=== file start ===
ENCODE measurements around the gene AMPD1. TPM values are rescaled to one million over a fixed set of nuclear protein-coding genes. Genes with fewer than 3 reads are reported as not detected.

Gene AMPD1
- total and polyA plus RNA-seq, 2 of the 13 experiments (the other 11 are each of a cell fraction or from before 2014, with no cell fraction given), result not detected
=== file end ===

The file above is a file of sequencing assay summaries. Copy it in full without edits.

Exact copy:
ENCODE measurements around the gene AMPD1. TPM values are rescaled to one million over a fixed set of nuclear protein-coding genes. Genes with fewer than 3 reads are reported as not detected.

Gene AMPD1
- total and polyA plus RNA-seq, 2 of the 13 experiments (the other 11 are each of a cell fraction or from before 2014, with no cell fraction given), result not detected